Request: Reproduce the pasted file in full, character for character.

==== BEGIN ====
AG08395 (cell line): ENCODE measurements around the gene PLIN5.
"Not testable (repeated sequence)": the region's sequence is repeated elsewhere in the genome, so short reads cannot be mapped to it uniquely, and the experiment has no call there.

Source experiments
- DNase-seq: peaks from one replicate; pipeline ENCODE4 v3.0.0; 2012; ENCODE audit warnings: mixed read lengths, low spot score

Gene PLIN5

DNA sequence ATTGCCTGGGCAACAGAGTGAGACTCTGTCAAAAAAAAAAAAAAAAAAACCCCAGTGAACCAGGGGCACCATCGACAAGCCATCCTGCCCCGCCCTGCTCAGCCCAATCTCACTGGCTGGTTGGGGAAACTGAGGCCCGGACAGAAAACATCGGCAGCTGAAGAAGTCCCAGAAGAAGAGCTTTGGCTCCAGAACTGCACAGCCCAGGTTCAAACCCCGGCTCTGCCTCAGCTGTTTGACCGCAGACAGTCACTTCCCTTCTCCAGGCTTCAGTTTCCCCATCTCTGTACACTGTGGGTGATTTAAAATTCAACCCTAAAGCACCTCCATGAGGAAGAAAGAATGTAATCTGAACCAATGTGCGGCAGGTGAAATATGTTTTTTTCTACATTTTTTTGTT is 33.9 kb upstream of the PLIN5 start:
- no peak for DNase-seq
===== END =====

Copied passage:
AG08395 (cell line): ENCODE measurements around the gene PLIN5.
"Not testable (repeated sequence)": the region's sequence is repeated elsewhere in the genome, so short reads cannot be mapped to it uniquely, and the experiment has no call there.

Source experiments
- DNase-seq: peaks from one replicate; pipeline ENCODE4 v3.0.0; 2012; ENCODE audit warnings: mixed read lengths, low spot score

Gene PLIN5

DNA sequence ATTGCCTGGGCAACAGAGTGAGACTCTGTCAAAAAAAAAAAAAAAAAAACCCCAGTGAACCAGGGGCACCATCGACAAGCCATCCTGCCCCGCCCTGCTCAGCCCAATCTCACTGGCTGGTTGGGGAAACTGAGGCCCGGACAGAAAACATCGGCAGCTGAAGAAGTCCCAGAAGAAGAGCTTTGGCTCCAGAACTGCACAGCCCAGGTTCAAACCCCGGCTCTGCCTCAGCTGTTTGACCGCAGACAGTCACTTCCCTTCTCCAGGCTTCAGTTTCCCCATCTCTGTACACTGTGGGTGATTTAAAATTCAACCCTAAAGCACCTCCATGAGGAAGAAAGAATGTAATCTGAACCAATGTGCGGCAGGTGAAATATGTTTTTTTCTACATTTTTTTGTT is 33.9 kb upstream of the PLIN5 start:
- no peak for DNase-seq